One way to start off on the right foot when onboarding a new programmer is to make sure that their development environment is setting them up for success. That extends even to the hardware being used. As a mentor, it may be your responsibility to suggest hardware and software to your mentee’s management that will help them to be successful. If your organization has a process for setting up a development environment, make sure the steps are up to date and encompass all aspects a new dev may need or want to do their job.
A new developer can often be too intimidated to ask questions. Be sure to let your mentee know that you are open to questions. Guide them into approaching you with the problem, what steps have already been taken, and if possible, their intended solution.
While it is important for a new dev to take time to struggle with a problem individually first, it is equally important to make sure that they are not drowning in a problem. This can be a difficult balancing act, but with practice, you will start to understand the signs that your mentee is becoming overwhelmed at which point it becomes your duty as a mentor to…
If your mentee is not coming to you with questions, check in to see how they are doing and if there is anything you can help with. Ask targeted questions to help your mentee process through a problem. This will help them to understand the way to start thinking about problems and ways to tackle them. Lead them down the road to solving the problem, but…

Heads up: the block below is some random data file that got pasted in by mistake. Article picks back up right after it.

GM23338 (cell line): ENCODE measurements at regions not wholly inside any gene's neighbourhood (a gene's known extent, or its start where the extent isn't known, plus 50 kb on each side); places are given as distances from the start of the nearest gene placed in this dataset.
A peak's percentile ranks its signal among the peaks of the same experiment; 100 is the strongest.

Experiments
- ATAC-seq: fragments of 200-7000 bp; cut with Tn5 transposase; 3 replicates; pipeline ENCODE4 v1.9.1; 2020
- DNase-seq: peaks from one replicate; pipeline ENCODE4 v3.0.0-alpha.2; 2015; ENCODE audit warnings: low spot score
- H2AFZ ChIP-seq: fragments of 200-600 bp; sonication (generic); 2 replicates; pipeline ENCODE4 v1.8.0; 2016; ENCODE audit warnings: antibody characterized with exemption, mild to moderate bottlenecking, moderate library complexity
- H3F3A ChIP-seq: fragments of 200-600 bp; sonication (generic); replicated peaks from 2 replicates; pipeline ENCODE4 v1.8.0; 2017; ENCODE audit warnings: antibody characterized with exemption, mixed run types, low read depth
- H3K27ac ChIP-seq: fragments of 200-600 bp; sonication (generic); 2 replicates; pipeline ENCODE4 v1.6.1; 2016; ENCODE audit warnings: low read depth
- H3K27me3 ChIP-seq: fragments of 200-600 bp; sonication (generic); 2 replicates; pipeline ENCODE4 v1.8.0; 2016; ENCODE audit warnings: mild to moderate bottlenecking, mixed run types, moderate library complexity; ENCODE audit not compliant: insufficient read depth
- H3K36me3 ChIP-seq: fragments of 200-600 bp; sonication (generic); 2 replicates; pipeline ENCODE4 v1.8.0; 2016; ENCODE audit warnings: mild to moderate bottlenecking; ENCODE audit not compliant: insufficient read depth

This point is HUGE! Remember that no one can learn from someone doing their work for them. While it can be tempting to just take over and solve the issue yourself, restrain yourself and take the time to teach and mentor. After all, that’s your job!
It can be easy as a new developer to feel like you’re not learning anything and to suffer from Imposter Syndrome. Take some time with your mentee to write out some goals for their progress. Make sure to make them SMART Goals that they believe are attainable.
An important part of making goals is to assess the progress that has been made toward these goals. Set up regular meetings to discuss their progress and make any follow up goals that may be necessary.
Let me say that one again… Be Accepting of Mistakes. The key to this one is to remember you’ve been in their shoes before. No one started out at the top knowing everything. Everyone needs to learn, so when your mentee makes a mistake, explain why it’s a mistake and how to correct it. If it is something over your mentee’s head, you may need to fix it yourself; however, take the time later to see if they are able to explain to you how your solution resolved the issue. If they can’t explain it, be sure to explain it yourself.
The image below from chambers.com illustrates how I view a mentorship relationship. The mentor is grown and armored with all of the knowledge they have. The new dev is small, vulnerable, and innocent. It is your responsibility as a mentor to protect the new dev and to help them fashion their own armor as they grow. Embrace the challenge you have ahead of you, I promise it can be a rewarding one!